Nigeria’s foreign exchange reserves, which come to $35.4 billion, are adequate to meet import needs and services for seven months, Godwin Emefiele, the Central Bank of Nigeria (CBN) chief told bankers Friday night.
Emefiele said in Lagos at a dinner arranged by the Chartered Institute of Bankers of Nigeria that the twin factors of foreign portfolio investors exit from the Nigerian economy and fall in crude oil proceeds weighed on forex availability in the country.
Africa’s biggest economy has seen its external reserves deplete by around 3% since May when it touched $36.6 billion, having recovered from April lows, triggered by a record oil crash and the pandemic outbreak.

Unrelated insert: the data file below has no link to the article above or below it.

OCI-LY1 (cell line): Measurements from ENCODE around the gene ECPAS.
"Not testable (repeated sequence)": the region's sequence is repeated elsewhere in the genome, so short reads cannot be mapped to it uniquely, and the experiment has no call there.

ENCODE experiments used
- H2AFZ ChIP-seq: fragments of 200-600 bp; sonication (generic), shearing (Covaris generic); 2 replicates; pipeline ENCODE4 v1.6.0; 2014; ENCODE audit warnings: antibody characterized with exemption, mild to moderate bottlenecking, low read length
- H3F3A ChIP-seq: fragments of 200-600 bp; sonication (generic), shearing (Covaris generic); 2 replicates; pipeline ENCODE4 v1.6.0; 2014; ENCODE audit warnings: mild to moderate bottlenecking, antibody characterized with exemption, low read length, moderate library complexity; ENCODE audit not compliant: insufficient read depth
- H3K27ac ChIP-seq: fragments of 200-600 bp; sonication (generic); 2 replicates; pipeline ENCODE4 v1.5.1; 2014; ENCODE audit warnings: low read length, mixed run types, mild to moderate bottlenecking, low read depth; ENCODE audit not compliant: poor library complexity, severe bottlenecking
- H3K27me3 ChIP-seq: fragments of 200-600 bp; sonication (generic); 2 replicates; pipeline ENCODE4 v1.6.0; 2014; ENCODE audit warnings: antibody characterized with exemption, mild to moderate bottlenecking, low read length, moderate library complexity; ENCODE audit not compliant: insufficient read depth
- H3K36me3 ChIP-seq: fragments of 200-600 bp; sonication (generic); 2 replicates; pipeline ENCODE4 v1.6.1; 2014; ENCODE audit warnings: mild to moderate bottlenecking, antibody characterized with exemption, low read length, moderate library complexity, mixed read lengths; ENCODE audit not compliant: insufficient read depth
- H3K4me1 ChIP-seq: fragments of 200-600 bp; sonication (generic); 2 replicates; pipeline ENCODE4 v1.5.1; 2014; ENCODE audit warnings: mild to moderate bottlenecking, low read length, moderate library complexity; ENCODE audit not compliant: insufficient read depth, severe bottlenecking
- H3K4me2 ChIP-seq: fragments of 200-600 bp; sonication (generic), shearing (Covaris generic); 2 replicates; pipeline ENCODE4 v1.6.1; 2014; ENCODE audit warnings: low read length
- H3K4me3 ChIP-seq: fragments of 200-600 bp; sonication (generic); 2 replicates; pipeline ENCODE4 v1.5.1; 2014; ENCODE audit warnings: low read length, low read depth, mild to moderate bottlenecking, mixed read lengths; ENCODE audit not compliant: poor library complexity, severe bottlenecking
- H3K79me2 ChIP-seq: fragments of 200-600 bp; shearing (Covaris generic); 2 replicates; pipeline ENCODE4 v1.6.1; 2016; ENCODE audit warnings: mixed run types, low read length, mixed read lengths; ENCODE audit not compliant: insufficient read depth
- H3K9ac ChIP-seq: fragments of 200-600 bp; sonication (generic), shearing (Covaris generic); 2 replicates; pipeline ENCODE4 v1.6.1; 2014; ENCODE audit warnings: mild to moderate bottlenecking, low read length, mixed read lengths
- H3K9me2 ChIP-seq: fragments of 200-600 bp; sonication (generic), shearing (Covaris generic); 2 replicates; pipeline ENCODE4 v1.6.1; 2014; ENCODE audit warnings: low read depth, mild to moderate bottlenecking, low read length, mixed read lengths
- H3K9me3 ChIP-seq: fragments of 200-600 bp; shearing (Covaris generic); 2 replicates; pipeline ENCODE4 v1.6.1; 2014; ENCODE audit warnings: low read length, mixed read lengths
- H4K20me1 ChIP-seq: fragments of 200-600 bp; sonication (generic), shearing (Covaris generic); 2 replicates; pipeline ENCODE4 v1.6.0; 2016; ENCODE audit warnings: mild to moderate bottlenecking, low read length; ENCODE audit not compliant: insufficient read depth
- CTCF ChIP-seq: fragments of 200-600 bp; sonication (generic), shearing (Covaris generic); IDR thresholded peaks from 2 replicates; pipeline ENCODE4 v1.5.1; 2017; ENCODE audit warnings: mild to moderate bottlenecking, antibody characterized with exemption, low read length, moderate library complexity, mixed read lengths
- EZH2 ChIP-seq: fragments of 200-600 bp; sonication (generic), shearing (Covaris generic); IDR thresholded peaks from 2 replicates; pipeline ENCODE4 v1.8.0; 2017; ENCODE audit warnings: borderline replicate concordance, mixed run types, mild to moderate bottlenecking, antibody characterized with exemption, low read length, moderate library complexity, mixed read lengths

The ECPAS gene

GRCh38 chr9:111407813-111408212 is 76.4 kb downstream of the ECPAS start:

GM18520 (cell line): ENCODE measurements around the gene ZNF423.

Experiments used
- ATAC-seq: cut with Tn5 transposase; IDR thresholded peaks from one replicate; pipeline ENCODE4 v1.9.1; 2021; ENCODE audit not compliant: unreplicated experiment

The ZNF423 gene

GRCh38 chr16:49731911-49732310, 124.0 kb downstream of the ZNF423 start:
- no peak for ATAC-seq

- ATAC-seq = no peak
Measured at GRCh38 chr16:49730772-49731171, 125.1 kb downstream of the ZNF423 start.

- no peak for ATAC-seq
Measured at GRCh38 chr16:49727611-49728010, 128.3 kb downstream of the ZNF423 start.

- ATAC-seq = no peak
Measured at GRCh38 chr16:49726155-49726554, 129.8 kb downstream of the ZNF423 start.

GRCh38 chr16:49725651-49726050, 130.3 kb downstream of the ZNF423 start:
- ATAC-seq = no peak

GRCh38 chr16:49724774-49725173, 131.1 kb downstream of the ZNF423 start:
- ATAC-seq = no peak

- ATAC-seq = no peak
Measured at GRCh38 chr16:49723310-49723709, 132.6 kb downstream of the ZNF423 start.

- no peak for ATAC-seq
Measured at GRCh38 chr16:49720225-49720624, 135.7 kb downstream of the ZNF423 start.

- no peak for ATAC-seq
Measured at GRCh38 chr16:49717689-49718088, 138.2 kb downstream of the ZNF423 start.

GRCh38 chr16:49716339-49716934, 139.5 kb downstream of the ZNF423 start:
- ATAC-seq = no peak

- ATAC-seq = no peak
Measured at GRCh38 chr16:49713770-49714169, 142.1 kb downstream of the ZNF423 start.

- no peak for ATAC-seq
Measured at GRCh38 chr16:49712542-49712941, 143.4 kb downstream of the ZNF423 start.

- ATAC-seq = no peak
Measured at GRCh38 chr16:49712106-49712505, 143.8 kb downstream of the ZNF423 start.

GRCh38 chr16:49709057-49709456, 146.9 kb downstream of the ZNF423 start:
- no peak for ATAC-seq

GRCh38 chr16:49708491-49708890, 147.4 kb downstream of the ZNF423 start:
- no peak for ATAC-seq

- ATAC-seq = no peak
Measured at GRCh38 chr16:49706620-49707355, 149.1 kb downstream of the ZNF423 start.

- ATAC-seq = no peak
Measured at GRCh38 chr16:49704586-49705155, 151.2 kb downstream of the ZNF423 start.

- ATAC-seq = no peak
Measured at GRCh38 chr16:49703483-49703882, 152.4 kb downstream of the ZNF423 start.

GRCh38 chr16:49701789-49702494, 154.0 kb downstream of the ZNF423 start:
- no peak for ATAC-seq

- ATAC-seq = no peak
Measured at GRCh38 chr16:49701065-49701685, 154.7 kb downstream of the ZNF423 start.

The CBN has twice conducted two devaluation rounds on the naira twice this year, the first in April when the exchange rate of the local currency was modified from N307 to N360 per dollar at the official market, the other in August when the rate of exchange was changed from N360 to N380.
Mr Emefiele said of the first that it was not a devaluation but an “adjustment of price.
With the decline in our foreign exchange earnings and successive exchange rate adjustments, the CBN has continued to implement a demand management framework, which is designed to bolster the production of items that can be produced in Nigeria, and aid conservation of our external reserves,” Emefiele said.
“Due to the unprecedented nature of the shock, we continued to favour a gradual liberalisation of the foreign exchange market in order to smoothen exchange rate volatility and mitigate the impact which, rapid changes in the exchange rate could have on key macro-economic variables.”